Taking control of your health can empower you to advocate for yourself when something goes wrong. While doctors can measure the key indicators during a physical exam, this is a one-time measure. Your continual monitoring can alert your physician of irregularities or other symptoms that could be cause for concern.
Monitoring your heart health doesn’t have to be time-consuming. Here are the numbers to track and what they mean, so you can improve heart health and lower your risk for disease.
1. Blood Pressure
Blood pressure is the pressure in your arteries as blood courses through. It is measured by two numbers, the amount of pressure when the heart beats (systolic) and the pressure when the heart relaxes between beats (diastolic). High blood pressure is known as hypertension. This is known as a “silent killer” because it has no symptoms and can be diagnosed only by being monitored. This makes it important to keep tabs on these numbers to prevent overall, long-term damage to the heart and arteries.
A healthy blood pressure reading should be 120/80. Higher or lower than that can indicate an issue you should bring up with your doctor.
2. Blood Sugar
Blood sugar is how much glucose is in your blood. Blood sugar levels tend to fluctuate after eating, but the concern is when glucose levels get too high and remain at a high level for long periods of time. Blood sugar can be tested, usually after an eight-hour fast, and a healthy reading is lower than 100 milligrams/deciliter.
Cholesterol measures different types of fats in the blood. Three things are measured to determine your cholesterol.
LDL: low-density lipoproteins. Also known as the “bad” cholesterol, this number should be 100 or less.
HDL: high-density lipoproteins. Also known as the “good” cholesterol, this number should be 60 or above.
Triglycerides: fat found in the blood. This number should be less than 150 milligrams per deciliter.
4. Resting Heart Rate
Your resting heart rate is the quickest, easiest way to determine how your heart muscle is functioning. All you have to do is place your middle and index fingers on your wrist or neck to count the beats of your pulse for 30 seconds, then double that number for the beats per minute. A healthy measurement for your resting heart rate is 60 to 100 beats per minute. The best time to check this is first thing in the morning.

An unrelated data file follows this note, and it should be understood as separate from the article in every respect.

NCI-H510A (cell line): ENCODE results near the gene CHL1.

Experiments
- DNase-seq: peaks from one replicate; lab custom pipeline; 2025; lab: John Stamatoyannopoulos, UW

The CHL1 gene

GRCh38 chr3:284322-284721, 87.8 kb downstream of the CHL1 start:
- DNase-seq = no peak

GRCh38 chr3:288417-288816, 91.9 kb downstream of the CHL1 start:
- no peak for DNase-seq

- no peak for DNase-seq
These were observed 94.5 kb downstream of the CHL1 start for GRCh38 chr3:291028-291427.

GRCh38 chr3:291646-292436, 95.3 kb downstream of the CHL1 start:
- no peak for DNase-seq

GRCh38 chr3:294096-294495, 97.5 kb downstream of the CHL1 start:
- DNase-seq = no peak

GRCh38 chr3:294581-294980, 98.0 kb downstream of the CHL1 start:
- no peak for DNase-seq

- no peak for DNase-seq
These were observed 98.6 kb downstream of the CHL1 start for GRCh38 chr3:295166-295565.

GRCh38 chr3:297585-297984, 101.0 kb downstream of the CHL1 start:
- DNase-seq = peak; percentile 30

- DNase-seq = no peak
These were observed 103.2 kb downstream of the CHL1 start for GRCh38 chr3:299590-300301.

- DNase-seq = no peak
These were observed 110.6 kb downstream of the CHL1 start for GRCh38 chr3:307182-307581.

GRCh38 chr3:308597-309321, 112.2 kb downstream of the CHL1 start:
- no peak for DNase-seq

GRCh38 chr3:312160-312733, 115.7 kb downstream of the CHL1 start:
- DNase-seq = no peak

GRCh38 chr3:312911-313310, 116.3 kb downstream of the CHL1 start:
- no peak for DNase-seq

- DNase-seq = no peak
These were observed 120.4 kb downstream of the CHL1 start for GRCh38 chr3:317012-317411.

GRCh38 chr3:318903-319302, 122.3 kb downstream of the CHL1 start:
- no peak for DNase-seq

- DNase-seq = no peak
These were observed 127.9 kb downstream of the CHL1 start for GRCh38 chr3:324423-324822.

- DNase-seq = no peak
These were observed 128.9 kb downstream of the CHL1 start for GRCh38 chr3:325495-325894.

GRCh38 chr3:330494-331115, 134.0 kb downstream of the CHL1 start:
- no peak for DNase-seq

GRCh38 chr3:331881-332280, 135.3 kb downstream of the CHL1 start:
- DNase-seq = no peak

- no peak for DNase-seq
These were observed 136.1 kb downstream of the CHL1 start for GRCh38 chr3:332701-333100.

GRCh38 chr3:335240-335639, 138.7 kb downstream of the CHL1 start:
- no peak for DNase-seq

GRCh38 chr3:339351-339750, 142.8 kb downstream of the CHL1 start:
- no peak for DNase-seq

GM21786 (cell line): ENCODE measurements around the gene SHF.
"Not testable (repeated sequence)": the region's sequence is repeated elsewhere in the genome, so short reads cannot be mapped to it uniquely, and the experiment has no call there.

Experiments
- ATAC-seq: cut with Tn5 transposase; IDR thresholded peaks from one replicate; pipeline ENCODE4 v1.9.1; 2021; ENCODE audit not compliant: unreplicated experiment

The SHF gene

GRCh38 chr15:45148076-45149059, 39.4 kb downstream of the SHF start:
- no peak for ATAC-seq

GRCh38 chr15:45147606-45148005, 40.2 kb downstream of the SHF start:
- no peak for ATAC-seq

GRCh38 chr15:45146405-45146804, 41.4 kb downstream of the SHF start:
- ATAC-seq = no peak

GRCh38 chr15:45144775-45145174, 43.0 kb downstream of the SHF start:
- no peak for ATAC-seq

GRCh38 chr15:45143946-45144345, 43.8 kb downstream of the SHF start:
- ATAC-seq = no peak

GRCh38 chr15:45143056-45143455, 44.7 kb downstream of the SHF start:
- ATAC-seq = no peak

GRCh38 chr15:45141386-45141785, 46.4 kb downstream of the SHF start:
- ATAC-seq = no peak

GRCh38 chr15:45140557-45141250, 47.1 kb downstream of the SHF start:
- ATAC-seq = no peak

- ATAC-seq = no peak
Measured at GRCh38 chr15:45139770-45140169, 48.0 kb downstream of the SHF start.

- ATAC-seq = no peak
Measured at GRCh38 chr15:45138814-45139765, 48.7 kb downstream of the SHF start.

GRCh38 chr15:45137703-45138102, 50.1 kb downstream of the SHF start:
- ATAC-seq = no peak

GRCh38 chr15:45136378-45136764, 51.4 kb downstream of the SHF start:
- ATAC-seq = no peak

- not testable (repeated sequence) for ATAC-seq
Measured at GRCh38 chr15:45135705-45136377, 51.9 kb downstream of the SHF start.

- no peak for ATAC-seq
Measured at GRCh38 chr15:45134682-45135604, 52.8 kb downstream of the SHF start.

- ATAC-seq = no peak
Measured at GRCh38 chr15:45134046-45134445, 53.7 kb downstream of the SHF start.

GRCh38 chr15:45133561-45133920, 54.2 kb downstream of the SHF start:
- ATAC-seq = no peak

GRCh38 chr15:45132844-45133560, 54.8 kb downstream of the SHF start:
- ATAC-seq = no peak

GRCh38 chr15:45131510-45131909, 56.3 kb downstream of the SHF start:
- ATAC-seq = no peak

A measurement higher than this indicates your heart is working harder than it should, and could be linked to other health problems.
Your body mass index (BMI) measures your weight against your height. This tells you if you are at a healthy weight for your size. The ideal BMI is between 18.5 and 25. Below 18.5 indicates you are underweight, and over 25 indicates you are overweight. Both can have serious effects on your heart.
6. Waist Circumference
The size of your waist around can also be an indicator of your heart health, and is easy to monitor. Using a tape measure is a simple way to track this. A healthy waist circumference for women is less than 36 inches and for men, less than 40 inches.
Keeping track of these numbers and knowing when they are out of the healthy range can significantly reduce your risk for heart disease. While these numbers provide a baseline to work off of, they can vary by age, gender and other health conditions. This makes it important to verify your individual numbers to track for heart health with your doctor, so you can understand what a healthy range is for you. If you’re noticing any of your numbers aren’t on track, make an appointment with one of our physicians today. To find out how much the average person really knows about heart health, check out our infographic in partnership with the Cleveland Clinic.